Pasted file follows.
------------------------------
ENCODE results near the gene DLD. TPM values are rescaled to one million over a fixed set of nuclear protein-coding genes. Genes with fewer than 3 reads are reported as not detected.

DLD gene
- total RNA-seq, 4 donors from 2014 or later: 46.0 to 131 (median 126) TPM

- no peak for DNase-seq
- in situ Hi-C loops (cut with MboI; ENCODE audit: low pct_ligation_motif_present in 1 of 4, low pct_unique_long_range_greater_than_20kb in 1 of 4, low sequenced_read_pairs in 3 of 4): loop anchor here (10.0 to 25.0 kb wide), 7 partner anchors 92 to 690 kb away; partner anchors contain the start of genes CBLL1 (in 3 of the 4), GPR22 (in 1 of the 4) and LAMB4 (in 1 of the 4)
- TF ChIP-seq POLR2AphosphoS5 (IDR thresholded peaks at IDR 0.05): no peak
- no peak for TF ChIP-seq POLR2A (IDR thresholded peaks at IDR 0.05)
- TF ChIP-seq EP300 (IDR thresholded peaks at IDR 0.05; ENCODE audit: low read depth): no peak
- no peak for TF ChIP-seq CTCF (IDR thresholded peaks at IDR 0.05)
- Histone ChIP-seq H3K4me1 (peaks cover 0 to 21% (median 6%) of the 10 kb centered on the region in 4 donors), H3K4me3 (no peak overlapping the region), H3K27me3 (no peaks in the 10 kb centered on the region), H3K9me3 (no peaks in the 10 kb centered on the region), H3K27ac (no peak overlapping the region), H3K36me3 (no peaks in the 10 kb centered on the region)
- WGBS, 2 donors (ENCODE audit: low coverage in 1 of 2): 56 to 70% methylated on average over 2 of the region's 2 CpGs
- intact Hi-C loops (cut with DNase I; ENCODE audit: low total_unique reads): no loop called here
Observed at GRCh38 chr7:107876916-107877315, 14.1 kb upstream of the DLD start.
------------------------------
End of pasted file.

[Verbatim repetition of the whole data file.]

ENCODE results near the gene DLD. TPM values are rescaled to one million over a fixed set of nuclear protein-coding genes. Genes with fewer than 3 reads are reported as not detected.

DLD gene
- total RNA-seq, 4 donors from 2014 or later: 46.0 to 131 (median 126) TPM

- no peak for DNase-seq
- in situ Hi-C loops (cut with MboI; ENCODE audit: low pct_ligation_motif_present in 1 of 4, low pct_unique_long_range_greater_than_20kb in 1 of 4, low sequenced_read_pairs in 3 of 4): loop anchor here (10.0 to 25.0 kb wide), 7 partner anchors 92 to 690 kb away; partner anchors contain the start of genes CBLL1 (in 3 of the 4), GPR22 (in 1 of the 4) and LAMB4 (in 1 of the 4)
- TF ChIP-seq POLR2AphosphoS5 (IDR thresholded peaks at IDR 0.05): no peak
- no peak for TF ChIP-seq POLR2A (IDR thresholded peaks at IDR 0.05)
- TF ChIP-seq EP300 (IDR thresholded peaks at IDR 0.05; ENCODE audit: low read depth): no peak
- no peak for TF ChIP-seq CTCF (IDR thresholded peaks at IDR 0.05)
- Histone ChIP-seq H3K4me1 (peaks cover 0 to 21% (median 6%) of the 10 kb centered on the region in 4 donors), H3K4me3 (no peak overlapping the region), H3K27me3 (no peaks in the 10 kb centered on the region), H3K9me3 (no peaks in the 10 kb centered on the region), H3K27ac (no peak overlapping the region), H3K36me3 (no peaks in the 10 kb centered on the region)
- WGBS, 2 donors (ENCODE audit: low coverage in 1 of 2): 56 to 70% methylated on average over 2 of the region's 2 CpGs
- intact Hi-C loops (cut with DNase I; ENCODE audit: low total_unique reads): no loop called here
Observed at GRCh38 chr7:107876916-107877315, 14.1 kb upstream of the DLD start.